The Incredible Lightness of Restoration

Last week, I wrote about how Jesus restores us when (not if) we screw up. Peter was the biblical example I used, referring to Jesus’ beautiful restoration of one of His best friends, since He knew Peter would have been beating himself up over betraying Jesus.

Today, I wanted to take a peek at what happens as a result of being restored.

Fast-forwarding a little bit in time, and jumping from the Gospels to the Book of Acts (which is really the second volume of Luke’s Gospel), we see a new Peter. He had been so afraid (after promising to be brave) that he swore he didn’t know Jesus. But in the second chapter of Acts, we see the birth of the church, thanks in large part to Peter’s bold proclamation that Jesus was and is the Messiah (and I’m sure God had something to do with creating the church, too).

Then a few days later, Peter has an opportunity to recall how he felt after Jesus had restored him following his darkest days. He must have remembered this with tremendous fondness when he said this:

Now, fellow Israelites, I know that you acted in ignorance, as did your leaders. But this is how God fulfilled what he had foretold through all the prophets, saying that his Messiah would suffer. Repent, then, and turn to God, so that your sins may be wiped out, that times of refreshing may come from the Lord, and that he may send the Messiah, who has been appointed for you—even Jesus.

Acts 3:17-20 (NIV, emphasis added)

He’s telling anyone who will listen–including us–that God does not leave us to wallow in the filth of the bad things we have done and said and thought. As he remembers his friend and Savior extending a hand of grace to pull him out of his pit of self-pity, he says that we have the same opportunity. All we have to do is repent and grab hold of Jesus’ extended hand–or probably even just the hem of his robe–and He will restore us.

He picks us up–He picked me up. He dusts us off. He renews our relationship with Him. He tells us to go forth and sin no more, knowing that we probably won’t live up to that for even a day. Maybe not even an hour. But He is so patient with us that He doesn’t mind how quickly we end up back there, reaching again for His hand of grace.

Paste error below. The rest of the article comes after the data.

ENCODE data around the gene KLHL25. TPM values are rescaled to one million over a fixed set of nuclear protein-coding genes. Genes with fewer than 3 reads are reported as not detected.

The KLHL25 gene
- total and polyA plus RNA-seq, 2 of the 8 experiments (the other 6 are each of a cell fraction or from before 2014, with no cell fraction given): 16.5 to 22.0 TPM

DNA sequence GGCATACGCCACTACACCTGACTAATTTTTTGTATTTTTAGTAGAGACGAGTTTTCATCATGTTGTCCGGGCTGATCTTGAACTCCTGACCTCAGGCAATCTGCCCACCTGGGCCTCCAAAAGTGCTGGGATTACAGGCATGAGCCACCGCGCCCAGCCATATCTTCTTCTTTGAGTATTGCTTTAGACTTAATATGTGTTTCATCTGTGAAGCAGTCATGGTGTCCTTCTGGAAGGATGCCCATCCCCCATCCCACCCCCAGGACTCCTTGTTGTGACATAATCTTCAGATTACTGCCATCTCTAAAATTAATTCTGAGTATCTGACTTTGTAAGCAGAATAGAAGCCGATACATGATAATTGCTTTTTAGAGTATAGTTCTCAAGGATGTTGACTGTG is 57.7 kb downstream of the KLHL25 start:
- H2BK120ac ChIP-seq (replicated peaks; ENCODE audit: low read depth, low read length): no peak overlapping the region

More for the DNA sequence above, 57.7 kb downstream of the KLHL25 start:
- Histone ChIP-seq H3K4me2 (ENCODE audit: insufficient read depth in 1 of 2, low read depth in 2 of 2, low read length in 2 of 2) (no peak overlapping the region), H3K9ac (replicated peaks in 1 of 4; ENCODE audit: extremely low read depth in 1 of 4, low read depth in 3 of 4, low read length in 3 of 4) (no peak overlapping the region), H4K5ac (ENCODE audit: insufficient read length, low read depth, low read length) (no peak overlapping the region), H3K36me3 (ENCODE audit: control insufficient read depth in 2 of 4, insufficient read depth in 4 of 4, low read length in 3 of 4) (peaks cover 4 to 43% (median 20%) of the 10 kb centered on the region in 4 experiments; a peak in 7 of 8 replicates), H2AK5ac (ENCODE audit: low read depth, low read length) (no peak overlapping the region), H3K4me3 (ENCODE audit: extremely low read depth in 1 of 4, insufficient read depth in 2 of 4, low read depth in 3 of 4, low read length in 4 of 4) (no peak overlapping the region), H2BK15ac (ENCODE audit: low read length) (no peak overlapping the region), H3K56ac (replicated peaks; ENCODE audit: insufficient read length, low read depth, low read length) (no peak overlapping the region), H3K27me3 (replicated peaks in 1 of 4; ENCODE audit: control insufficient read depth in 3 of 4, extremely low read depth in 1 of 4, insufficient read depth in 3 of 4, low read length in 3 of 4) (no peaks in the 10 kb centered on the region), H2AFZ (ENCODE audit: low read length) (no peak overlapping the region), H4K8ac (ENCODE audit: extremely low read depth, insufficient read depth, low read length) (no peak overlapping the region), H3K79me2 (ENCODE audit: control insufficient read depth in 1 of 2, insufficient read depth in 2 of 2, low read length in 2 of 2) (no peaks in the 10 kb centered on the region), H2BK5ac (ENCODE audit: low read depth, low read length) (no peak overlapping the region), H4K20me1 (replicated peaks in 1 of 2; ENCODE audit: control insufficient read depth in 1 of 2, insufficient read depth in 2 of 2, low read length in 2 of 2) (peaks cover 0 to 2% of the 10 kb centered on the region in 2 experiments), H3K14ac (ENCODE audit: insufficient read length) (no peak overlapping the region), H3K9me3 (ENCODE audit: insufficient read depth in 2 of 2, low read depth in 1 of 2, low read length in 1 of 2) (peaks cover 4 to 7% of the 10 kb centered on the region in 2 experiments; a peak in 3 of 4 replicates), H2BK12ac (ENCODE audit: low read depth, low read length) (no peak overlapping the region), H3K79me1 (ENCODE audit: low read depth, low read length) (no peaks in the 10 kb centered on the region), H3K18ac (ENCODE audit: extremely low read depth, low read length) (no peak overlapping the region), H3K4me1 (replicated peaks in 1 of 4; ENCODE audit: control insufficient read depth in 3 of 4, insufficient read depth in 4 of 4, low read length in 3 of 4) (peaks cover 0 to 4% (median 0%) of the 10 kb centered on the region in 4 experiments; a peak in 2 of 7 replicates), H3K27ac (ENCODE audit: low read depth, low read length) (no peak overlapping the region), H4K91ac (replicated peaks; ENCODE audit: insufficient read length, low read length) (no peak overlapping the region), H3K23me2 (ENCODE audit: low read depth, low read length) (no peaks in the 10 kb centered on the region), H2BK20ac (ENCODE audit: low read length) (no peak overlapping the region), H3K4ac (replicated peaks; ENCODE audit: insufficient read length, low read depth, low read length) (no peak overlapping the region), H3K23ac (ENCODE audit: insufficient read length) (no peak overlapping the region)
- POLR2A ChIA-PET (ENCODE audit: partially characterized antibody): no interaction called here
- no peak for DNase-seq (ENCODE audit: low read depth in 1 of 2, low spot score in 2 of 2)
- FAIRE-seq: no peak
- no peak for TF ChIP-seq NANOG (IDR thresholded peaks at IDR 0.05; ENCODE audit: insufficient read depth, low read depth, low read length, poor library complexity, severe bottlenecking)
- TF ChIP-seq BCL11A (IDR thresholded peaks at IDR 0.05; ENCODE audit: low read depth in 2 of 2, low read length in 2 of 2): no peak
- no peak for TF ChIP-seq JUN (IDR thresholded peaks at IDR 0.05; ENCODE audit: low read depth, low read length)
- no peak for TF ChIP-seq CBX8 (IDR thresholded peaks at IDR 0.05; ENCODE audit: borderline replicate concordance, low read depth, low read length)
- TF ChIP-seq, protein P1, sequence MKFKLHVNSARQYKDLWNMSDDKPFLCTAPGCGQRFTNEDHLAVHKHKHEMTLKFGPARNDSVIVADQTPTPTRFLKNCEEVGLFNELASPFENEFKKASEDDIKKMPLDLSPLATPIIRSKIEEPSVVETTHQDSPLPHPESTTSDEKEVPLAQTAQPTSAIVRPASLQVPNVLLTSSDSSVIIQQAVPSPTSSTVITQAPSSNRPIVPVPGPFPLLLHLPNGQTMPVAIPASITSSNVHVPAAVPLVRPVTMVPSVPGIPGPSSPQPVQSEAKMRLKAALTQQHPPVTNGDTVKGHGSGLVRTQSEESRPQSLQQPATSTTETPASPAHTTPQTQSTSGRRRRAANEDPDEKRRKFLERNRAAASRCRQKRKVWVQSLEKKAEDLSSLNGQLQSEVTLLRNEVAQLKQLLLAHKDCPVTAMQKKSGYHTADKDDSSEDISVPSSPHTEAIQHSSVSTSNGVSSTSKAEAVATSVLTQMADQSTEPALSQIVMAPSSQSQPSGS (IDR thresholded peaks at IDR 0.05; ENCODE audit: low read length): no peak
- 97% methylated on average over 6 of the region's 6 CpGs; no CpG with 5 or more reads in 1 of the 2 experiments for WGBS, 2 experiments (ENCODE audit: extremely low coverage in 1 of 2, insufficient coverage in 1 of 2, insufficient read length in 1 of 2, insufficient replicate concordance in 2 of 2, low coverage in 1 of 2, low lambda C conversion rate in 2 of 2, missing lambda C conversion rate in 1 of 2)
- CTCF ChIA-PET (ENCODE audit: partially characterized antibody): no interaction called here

But do you think He does this just so we will feel better about ourselves?

I don’t think so. His primary motivation seems to be so that we can spend eternity with Him in paradise–the result of our acceptance of His grace and mercy and forgiveness.

But that’s not all.

Returning to Peter’s story, we see that he is telling others about his story, his walk with Jesus. He is making the world a better place by building a body of believers who are sharing literally everything they have with each other and anyone in need. He makes a lame man’s day (probably his life) by healing him.

Obviously, God gave us all different gifts, so He does not expect that we all will respond in exactly the same way as Peter to His gift of restoration. Maybe your response could be something as simple as speaking kind words to everyone you encounter–even someone who was rude to you. Or it could be a random act of kindness, like paying someone else’s tab at a restaurant. Maybe you could really go crazy and write a positive blog, or post an affirming message on social media.

This is our chance to shine God’s Light into the darkness all around. Let’s each of us decide how we can reflect the incredible lightness of having been restored by the Savior of the world. And then do it.

About Writing & Photography by David K. Carpenter

Photographer of Light and Life, Writer of Life as it finds me
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